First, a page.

Bach to the future

A string of somewhat trollish comments in my previous post criticizing opera reminds me that music can raise strong emotions. One emotion that music rarely does well is humour. Generally musicians tend to the twee or downright painful when trying to be funny. Which is why I want to make sure no one forgets P. D. Q. Bach, the last and least of the children of the great J. S.

I don't think I give too many secrets away in saying that P. D. Q. is the invention of Peter Schickele, self-styled professor at the University of Southern North Dakota, Hoople. Schickele has put on a number of concerts and produced a range of recordings over the years celebrating P.D.Q.'s fictional musical output, which strays through many musical styles. Sometimes he can write a piece of some length and complexity without a single original musical theme in it, wonderfully stealing from left, right and centre. At other times he sets a piece for unlikely combinations of instruments like his Pervertimento for Bicycle, Bagpipes, and Balloons. Or simply sets wonderful words, as in his madrigal where the original line 'Your face is like the sun,' is overlaid by a second line that runs '...set over Pittsburgh USA.'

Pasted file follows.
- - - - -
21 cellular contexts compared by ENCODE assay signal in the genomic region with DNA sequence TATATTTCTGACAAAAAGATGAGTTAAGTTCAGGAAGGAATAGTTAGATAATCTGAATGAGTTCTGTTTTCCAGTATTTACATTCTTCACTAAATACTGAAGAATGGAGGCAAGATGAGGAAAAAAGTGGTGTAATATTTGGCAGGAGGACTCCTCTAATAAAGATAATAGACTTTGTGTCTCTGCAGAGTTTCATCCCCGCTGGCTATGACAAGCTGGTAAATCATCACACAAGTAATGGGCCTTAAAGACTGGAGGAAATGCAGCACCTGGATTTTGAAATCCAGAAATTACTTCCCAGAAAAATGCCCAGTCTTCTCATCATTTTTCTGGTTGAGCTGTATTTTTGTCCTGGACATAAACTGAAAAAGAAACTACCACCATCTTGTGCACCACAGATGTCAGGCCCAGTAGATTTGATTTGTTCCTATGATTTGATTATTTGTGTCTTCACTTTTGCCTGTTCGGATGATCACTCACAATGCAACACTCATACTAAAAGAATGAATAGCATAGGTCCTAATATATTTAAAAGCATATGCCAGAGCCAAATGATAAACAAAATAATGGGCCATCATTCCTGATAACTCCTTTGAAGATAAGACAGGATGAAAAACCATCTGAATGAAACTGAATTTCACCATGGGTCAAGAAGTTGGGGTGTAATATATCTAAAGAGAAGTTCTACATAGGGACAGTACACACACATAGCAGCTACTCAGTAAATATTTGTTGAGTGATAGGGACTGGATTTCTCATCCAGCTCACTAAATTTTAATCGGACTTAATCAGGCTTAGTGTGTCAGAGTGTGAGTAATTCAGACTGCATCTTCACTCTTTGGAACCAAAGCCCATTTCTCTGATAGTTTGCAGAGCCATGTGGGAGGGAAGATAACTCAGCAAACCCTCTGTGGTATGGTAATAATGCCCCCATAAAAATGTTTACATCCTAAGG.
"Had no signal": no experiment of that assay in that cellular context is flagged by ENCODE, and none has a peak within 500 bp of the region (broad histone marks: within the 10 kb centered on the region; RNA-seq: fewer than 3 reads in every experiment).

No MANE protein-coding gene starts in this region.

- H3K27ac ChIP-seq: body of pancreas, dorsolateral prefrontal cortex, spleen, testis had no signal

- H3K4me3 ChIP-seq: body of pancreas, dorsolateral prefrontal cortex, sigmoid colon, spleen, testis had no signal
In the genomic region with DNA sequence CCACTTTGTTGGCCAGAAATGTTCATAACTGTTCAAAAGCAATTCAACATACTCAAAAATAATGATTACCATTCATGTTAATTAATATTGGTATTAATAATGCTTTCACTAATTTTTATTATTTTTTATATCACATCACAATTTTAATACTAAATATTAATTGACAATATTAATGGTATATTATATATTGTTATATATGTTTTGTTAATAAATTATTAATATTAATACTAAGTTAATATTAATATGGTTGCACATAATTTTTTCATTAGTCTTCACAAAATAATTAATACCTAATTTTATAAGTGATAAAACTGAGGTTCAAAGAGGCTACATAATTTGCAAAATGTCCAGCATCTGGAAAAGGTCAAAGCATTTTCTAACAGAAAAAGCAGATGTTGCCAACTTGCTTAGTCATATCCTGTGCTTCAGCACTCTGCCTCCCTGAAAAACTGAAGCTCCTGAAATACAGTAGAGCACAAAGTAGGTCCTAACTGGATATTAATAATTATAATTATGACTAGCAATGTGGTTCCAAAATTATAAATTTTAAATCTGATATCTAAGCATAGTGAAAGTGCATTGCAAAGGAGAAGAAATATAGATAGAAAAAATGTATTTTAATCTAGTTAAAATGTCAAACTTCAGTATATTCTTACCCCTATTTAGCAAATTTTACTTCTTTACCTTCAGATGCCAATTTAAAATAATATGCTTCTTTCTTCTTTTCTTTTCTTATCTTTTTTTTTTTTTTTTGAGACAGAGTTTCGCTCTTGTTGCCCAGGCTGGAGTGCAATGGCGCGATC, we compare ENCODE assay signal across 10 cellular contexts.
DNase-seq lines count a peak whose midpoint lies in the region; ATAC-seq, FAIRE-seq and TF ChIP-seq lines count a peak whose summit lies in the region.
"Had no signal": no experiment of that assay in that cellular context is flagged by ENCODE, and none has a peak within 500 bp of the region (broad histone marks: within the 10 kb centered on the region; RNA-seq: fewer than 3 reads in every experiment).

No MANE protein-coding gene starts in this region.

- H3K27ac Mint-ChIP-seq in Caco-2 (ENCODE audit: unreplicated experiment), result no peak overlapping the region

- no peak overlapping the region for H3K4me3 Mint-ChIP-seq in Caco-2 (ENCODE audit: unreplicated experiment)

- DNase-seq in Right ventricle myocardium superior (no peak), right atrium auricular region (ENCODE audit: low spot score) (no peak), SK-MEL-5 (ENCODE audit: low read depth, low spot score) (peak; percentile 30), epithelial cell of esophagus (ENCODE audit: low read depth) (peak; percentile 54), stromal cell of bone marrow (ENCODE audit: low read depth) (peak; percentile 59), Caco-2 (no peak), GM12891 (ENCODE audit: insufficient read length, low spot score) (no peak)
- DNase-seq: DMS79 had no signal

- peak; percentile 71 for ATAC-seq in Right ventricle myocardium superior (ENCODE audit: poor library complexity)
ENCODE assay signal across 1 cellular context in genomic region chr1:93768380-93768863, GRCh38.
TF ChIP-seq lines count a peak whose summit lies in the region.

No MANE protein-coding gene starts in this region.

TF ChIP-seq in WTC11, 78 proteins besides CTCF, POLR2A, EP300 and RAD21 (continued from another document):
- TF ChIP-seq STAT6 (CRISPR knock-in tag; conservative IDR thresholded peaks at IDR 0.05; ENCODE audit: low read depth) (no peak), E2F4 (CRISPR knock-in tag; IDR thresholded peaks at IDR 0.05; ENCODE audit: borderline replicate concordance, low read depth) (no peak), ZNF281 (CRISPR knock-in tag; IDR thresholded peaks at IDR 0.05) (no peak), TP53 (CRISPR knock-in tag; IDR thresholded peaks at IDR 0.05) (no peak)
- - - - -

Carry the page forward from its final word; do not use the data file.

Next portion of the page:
For anyone who cares about music, there is a huge rich vein in all the references Schickele builds in, along with a magnificent fictional biography of the great-ish man himself.

This is absolutely wonderful stuff. I first came across it accidentally on a vinyl record in Cambridge over 30 years ago and have since collected quite a few of the records (though sadly all on vinyl, so I can't listen to them at the moment) and the P.D.Q. biography. All well worth hunting out.

Image from Wikipedia


  1. Ah! I'm also a fan of PDQ Bach, and have recently -corrupted- introduced Crox Minor to his subversive canon. The cantata 'Iphigenia In Brooklyn' is our favorite.

  2. If you haven't seen it, I'd highly recommend the biography:


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